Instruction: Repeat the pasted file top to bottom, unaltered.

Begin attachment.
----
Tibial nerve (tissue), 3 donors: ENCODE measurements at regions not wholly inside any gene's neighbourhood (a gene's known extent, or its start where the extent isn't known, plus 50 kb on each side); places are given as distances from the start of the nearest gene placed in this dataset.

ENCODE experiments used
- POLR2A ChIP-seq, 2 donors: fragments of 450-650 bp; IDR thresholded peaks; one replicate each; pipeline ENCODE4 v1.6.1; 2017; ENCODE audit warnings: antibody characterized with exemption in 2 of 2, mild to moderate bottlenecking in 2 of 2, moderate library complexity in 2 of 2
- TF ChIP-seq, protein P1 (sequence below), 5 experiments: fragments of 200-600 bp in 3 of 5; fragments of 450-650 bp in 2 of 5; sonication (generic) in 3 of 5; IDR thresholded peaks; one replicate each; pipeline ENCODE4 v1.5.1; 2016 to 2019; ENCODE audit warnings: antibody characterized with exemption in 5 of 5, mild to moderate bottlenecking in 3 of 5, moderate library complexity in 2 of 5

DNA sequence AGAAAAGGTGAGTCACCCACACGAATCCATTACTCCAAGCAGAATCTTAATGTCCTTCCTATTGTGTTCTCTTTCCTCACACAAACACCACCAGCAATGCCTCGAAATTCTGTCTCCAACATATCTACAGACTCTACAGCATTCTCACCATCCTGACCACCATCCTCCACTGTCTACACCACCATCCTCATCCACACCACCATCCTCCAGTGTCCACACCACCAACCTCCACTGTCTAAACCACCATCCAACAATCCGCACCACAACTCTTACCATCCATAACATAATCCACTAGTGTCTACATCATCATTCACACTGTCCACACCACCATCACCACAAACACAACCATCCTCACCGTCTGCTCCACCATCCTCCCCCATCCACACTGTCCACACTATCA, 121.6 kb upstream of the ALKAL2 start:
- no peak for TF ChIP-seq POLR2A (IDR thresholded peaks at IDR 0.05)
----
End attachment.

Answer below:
Tibial nerve (tissue), 3 donors: ENCODE measurements at regions not wholly inside any gene's neighbourhood (a gene's known extent, or its start where the extent isn't known, plus 50 kb on each side); places are given as distances from the start of the nearest gene placed in this dataset.

ENCODE experiments used
- POLR2A ChIP-seq, 2 donors: fragments of 450-650 bp; IDR thresholded peaks; one replicate each; pipeline ENCODE4 v1.6.1; 2017; ENCODE audit warnings: antibody characterized with exemption in 2 of 2, mild to moderate bottlenecking in 2 of 2, moderate library complexity in 2 of 2
- TF ChIP-seq, protein P1 (sequence below), 5 experiments: fragments of 200-600 bp in 3 of 5; fragments of 450-650 bp in 2 of 5; sonication (generic) in 3 of 5; IDR thresholded peaks; one replicate each; pipeline ENCODE4 v1.5.1; 2016 to 2019; ENCODE audit warnings: antibody characterized with exemption in 5 of 5, mild to moderate bottlenecking in 3 of 5, moderate library complexity in 2 of 5

DNA sequence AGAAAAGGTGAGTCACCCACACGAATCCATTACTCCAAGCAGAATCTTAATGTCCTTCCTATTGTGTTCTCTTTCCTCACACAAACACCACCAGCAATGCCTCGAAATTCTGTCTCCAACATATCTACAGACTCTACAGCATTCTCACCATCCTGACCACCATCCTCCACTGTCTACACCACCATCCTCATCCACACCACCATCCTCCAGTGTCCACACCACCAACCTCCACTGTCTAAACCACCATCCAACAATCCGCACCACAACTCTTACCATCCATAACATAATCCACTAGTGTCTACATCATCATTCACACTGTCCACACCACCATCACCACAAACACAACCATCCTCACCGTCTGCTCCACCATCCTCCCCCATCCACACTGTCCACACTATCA, 121.6 kb upstream of the ALKAL2 start:
- no peak for TF ChIP-seq POLR2A (IDR thresholded peaks at IDR 0.05)